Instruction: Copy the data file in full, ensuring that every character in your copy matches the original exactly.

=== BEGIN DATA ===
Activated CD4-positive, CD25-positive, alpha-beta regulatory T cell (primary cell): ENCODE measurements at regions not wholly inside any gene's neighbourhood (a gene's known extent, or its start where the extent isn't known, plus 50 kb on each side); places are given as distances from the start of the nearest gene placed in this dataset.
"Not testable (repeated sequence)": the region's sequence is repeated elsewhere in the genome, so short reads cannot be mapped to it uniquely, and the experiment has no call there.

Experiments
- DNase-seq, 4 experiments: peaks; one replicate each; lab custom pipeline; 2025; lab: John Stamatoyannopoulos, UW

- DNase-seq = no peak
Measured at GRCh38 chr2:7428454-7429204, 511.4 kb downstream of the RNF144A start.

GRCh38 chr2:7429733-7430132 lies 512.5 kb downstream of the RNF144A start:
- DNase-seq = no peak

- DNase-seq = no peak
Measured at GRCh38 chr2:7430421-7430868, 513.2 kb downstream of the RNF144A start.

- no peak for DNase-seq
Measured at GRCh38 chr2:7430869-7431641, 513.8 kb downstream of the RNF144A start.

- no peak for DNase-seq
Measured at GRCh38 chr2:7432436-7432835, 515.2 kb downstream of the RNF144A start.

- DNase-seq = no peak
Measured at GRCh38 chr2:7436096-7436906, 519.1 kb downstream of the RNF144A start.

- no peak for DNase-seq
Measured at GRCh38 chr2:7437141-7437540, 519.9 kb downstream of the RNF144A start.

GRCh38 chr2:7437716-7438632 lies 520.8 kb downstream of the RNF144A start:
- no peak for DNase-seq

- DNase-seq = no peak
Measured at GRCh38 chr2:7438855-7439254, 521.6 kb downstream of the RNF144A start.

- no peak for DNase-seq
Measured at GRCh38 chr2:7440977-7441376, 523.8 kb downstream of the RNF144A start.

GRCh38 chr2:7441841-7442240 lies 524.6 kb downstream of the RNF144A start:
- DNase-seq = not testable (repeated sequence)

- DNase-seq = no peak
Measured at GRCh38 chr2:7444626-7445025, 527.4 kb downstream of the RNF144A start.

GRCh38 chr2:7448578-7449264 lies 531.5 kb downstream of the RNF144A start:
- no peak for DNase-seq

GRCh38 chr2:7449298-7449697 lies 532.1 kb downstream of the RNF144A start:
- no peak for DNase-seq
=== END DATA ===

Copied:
Activated CD4-positive, CD25-positive, alpha-beta regulatory T cell (primary cell): ENCODE measurements at regions not wholly inside any gene's neighbourhood (a gene's known extent, or its start where the extent isn't known, plus 50 kb on each side); places are given as distances from the start of the nearest gene placed in this dataset.
"Not testable (repeated sequence)": the region's sequence is repeated elsewhere in the genome, so short reads cannot be mapped to it uniquely, and the experiment has no call there.

Experiments
- DNase-seq, 4 experiments: peaks; one replicate each; lab custom pipeline; 2025; lab: John Stamatoyannopoulos, UW

- DNase-seq = no peak
Measured at GRCh38 chr2:7428454-7429204, 511.4 kb downstream of the RNF144A start.

GRCh38 chr2:7429733-7430132 lies 512.5 kb downstream of the RNF144A start:
- DNase-seq = no peak

- DNase-seq = no peak
Measured at GRCh38 chr2:7430421-7430868, 513.2 kb downstream of the RNF144A start.

- no peak for DNase-seq
Measured at GRCh38 chr2:7430869-7431641, 513.8 kb downstream of the RNF144A start.

- no peak for DNase-seq
Measured at GRCh38 chr2:7432436-7432835, 515.2 kb downstream of the RNF144A start.

- DNase-seq = no peak
Measured at GRCh38 chr2:7436096-7436906, 519.1 kb downstream of the RNF144A start.

- no peak for DNase-seq
Measured at GRCh38 chr2:7437141-7437540, 519.9 kb downstream of the RNF144A start.

GRCh38 chr2:7437716-7438632 lies 520.8 kb downstream of the RNF144A start:
- no peak for DNase-seq

- DNase-seq = no peak
Measured at GRCh38 chr2:7438855-7439254, 521.6 kb downstream of the RNF144A start.

- no peak for DNase-seq
Measured at GRCh38 chr2:7440977-7441376, 523.8 kb downstream of the RNF144A start.

GRCh38 chr2:7441841-7442240 lies 524.6 kb downstream of the RNF144A start:
- DNase-seq = not testable (repeated sequence)

- DNase-seq = no peak
Measured at GRCh38 chr2:7444626-7445025, 527.4 kb downstream of the RNF144A start.

GRCh38 chr2:7448578-7449264 lies 531.5 kb downstream of the RNF144A start:
- no peak for DNase-seq

GRCh38 chr2:7449298-7449697 lies 532.1 kb downstream of the RNF144A start:
- no peak for DNase-seq